LINCOLN SQUARE — A jiu-jitsu black belt who co-owns a Lincoln Square martial arts school nabbed a teen breaking into his car last month, but instead of pummeling him, Idriz Redzovic turned it into a teachable moment.
The burly Redzovic posted a video this week that included surveillance video of the break-in and a reenactment of the martial arts moves he used to grab the far smaller 18 year old.
In the YouTube video, Redzovic said he could have hurt the teen, but acknowledged he was no longer a threat. Instead, Redzovic used his training to de-escalate the situation.
According to the video, Redzovic then called police and texted the teen’s father.
After the police arrived, Redzovic didn’t press charges, hoping to turn the bad situation into a positive by teaching the teen a lesson that goes beyond the obvious: Don’t break into a black belt’s SUV right outside his martial arts school.
Redzovic told police the teen made a dumb mistake and he didn’t want to make things worse for him.
“I’m not perfect myself. I did a lot of stupid things when I was younger. But people gave me chances,” Redzovic said. “My hope was that giving this kid a chance would make him realize he might not get lucky with someone who isn’t me next time. It’s almost like God sent him in my direction. It’s weird, but it is what it is.”
He also tried to talk to teen’s father when he arrived to pick him up but couldn’t due to a language barrier.
“There’s always a positive that could come out of stuff like this. Hopefully something positive comes out of this,” Redzovic said. “Maybe the kid who broke into my car has a wake up call and stops breaking into people’s cars. Or someone else who has been breaking into cars or was thinking about it, this video prevents another kid from doing something like this.”
Redzovic, a father of four, said he’s glad no one was hurt in the incident.
Redzovic has been studying martial arts for 20 years. He’s a second-degree black belt and co-owner of Redzovic Jiu-Jitsu, which has three locations in the city.
He and a group of students were finishing classes at the Lincoln Square location at 4900 N. Lincoln Ave. at about 2:20 p.m. Dec. 28 and planned to go eat at nearby Luella’s Southern Kitchen.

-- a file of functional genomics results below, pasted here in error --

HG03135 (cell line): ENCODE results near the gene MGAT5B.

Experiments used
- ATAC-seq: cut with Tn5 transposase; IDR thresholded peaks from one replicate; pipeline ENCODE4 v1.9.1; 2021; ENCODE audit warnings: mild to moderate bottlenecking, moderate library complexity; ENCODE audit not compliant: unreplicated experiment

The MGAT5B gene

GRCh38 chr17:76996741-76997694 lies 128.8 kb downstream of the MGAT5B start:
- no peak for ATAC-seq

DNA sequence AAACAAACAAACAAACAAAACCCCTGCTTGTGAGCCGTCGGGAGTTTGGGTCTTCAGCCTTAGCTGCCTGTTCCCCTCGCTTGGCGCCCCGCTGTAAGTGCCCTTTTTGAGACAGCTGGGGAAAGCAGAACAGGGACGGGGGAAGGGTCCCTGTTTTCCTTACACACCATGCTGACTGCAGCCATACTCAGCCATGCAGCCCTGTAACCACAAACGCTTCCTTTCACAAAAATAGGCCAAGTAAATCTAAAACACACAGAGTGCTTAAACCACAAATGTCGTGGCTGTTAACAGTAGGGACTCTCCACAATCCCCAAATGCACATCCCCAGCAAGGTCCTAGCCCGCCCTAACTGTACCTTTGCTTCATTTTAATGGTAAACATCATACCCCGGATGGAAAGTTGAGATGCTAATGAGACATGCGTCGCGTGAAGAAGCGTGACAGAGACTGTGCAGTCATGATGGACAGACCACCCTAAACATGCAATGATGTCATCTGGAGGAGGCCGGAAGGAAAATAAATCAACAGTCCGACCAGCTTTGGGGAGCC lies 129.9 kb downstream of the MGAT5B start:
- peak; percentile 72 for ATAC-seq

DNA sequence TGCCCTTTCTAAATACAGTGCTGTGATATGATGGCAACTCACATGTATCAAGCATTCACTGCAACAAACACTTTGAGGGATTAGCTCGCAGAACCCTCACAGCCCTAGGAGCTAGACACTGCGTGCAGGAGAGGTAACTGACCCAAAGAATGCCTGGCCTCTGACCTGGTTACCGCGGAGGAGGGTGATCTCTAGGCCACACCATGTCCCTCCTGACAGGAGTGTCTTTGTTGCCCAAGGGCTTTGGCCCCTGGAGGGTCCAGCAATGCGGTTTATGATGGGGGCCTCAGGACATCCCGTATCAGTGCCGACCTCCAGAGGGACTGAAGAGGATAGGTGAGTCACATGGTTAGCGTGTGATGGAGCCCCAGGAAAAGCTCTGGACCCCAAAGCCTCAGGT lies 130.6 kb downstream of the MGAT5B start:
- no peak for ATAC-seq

Redzovic couldn’t find his phone and decided to pop outside to check if he left it in his car. That’s when he saw someone he didn’t know lean against a friend’s parked car while using their phone.
“I just kept an eye on him while I walked to my car, which was like half a block away from the school,” Redzovic said.
Redzovic found his phone in his car and headed back to the school. He then saw the same teenager repeatedly pulling on the door handle of his friend’s car.
“The kid kept trying but that car door was locked. I ran back to the school and he ran across the street. Back inside the school I told my friend what happened,” he said. “He was angry and wanted to go outside and escalate things with the kid. I told him to calm down, man.”
While Redzovic and the students discussed what happened, the teenager ended up going towards Redzovic’s unlocked SUV.
“I saw him check my car door handles. Since I left them open when I ran back into the school he just walks right into my car,” Redzovic said. “I was like, ‘What the hell is this?’”
Redzovic ran over with a friend to confront the teenager rummaging through his car’s backseat. When he opened the door and grabbed at him, the teen was shocked, he said.
“The kid freaked out when I pulled him out of the car and pinned him. He was a smaller kid and because of my training I didn’t have to do anything other than hold him down,” Redzovic said. “I didn’t want to hurt him. I just kept him there until the cops arrived.”
The teen told Redzovic that he had asthma and couldn’t breathe. After Redzovic checked him for weapons, he let the teenager sit down on the ground while he called the cops and then texted the teen’s father.
Asked if he was afraid of confronting a stranger who broke into his car, Redzovic said he was on autopilot and calm.
“The adrenaline high combined with my experience working security at nightclubs back in the day, I think my head just blocked off any fear I had of going to confront him,” he said. “A lot of things could have happened differently. And because of my martial arts training I didn’t need to do any damage. I just kept him there. “
A Chicago Police spokesperson confirmed officers responded to a call of a criminal trespass to a vehicle in the 2400 block of West Ainslie Street at about 2:25 p.m. Dec. 28.
“The victim detained the offender until officers arrived. The victim did not press charges,” said Sally Bown, a police spokesperson.
After the incident, Redzovic said he went on with his day.
“It was a happy ending because I also got to go eat lunch at Luella’s afterwards,” Redzovic said.
Do stories like this matter to you? Subscribe to Block Club Chicago. Every dime we make funds reporting from Chicago’s neighborhoods.
Already subscribe? You can make a tax-deductible donation to support our nonprofit newsroom here.